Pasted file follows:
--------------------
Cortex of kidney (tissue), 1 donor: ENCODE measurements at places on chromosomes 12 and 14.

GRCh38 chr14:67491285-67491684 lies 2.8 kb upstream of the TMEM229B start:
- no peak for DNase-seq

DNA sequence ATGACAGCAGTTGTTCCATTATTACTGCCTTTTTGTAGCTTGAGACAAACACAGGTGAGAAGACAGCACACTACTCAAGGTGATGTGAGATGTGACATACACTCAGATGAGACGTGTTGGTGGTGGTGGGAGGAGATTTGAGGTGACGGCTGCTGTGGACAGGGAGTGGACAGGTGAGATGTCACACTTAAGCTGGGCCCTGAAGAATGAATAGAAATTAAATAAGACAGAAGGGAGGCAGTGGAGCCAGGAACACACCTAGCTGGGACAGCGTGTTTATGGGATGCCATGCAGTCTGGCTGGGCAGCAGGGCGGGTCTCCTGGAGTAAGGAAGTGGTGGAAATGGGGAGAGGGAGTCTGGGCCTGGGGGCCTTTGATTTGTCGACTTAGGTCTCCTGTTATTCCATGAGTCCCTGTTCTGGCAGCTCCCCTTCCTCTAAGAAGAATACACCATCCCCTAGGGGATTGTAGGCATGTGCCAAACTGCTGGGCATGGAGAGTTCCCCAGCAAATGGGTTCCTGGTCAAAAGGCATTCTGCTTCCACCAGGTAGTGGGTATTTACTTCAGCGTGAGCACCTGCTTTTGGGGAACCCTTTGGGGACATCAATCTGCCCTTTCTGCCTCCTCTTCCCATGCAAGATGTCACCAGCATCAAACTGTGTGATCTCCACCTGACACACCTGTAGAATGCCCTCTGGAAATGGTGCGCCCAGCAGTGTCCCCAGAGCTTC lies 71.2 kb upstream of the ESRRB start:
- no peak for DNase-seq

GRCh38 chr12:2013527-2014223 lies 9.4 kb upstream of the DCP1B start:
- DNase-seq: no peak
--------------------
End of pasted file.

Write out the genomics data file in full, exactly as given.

Cortex of kidney (tissue), 1 donor: ENCODE measurements at places on chromosomes 12 and 14.

GRCh38 chr14:67491285-67491684 lies 2.8 kb upstream of the TMEM229B start:
- no peak for DNase-seq

DNA sequence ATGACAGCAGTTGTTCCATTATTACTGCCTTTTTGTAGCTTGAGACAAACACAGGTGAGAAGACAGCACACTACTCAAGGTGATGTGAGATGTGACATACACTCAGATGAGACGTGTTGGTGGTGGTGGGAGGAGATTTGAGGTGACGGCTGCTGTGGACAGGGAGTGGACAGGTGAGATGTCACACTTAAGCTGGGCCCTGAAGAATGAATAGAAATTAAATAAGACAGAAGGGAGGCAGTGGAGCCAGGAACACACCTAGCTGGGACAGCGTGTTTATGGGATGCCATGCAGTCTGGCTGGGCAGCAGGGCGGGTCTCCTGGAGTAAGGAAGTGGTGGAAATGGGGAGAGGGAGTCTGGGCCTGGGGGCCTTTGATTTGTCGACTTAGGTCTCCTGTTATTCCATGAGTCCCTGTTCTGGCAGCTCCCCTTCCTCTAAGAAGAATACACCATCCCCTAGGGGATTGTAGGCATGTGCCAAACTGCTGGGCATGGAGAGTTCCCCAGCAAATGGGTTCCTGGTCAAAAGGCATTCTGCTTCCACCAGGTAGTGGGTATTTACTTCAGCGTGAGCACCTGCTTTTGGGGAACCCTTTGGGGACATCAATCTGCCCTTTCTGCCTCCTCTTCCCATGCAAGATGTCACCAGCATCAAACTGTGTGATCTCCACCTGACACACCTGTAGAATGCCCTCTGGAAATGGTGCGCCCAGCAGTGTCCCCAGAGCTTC lies 71.2 kb upstream of the ESRRB start:
- no peak for DNase-seq

GRCh38 chr12:2013527-2014223 lies 9.4 kb upstream of the DCP1B start:
- DNase-seq: no peak